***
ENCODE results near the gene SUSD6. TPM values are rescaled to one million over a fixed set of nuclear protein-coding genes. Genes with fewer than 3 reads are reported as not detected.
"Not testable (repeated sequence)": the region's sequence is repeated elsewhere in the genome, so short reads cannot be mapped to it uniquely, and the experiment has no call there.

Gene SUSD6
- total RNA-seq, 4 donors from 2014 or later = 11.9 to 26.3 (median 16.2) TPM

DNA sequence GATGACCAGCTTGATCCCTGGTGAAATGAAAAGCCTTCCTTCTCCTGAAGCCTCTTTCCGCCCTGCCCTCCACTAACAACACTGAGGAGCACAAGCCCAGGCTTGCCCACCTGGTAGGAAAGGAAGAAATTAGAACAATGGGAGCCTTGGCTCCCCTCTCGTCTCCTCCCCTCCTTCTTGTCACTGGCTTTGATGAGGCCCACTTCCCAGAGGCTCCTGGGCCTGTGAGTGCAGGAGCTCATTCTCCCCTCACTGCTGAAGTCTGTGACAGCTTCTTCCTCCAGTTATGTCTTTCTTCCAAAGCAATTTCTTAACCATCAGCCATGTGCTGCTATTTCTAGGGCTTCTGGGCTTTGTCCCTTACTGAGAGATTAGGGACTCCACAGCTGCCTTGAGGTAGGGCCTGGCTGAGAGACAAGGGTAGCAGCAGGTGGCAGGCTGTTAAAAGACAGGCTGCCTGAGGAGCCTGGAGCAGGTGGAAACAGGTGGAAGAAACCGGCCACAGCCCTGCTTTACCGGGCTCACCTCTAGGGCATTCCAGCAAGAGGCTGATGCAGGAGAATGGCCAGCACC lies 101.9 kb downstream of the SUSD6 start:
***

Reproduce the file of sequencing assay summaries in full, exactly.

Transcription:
ENCODE results near the gene SUSD6. TPM values are rescaled to one million over a fixed set of nuclear protein-coding genes. Genes with fewer than 3 reads are reported as not detected.
"Not testable (repeated sequence)": the region's sequence is repeated elsewhere in the genome, so short reads cannot be mapped to it uniquely, and the experiment has no call there.

Gene SUSD6
- total RNA-seq, 4 donors from 2014 or later = 11.9 to 26.3 (median 16.2) TPM

DNA sequence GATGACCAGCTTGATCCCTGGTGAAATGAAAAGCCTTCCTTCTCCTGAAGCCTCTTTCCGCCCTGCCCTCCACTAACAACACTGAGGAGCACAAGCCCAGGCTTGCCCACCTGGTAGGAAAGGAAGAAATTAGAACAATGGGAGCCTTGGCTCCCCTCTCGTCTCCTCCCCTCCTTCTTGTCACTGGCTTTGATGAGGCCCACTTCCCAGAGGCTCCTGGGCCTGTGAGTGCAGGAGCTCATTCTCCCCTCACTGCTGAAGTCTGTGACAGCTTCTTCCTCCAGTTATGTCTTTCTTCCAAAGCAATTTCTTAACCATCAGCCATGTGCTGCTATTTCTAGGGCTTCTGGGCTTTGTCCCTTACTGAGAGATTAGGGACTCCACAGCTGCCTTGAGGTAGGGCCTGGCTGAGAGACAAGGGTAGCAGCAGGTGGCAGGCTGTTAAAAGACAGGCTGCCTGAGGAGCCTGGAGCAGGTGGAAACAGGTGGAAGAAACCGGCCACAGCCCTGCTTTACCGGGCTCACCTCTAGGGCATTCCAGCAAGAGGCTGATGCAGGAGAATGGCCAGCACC lies 101.9 kb downstream of the SUSD6 start: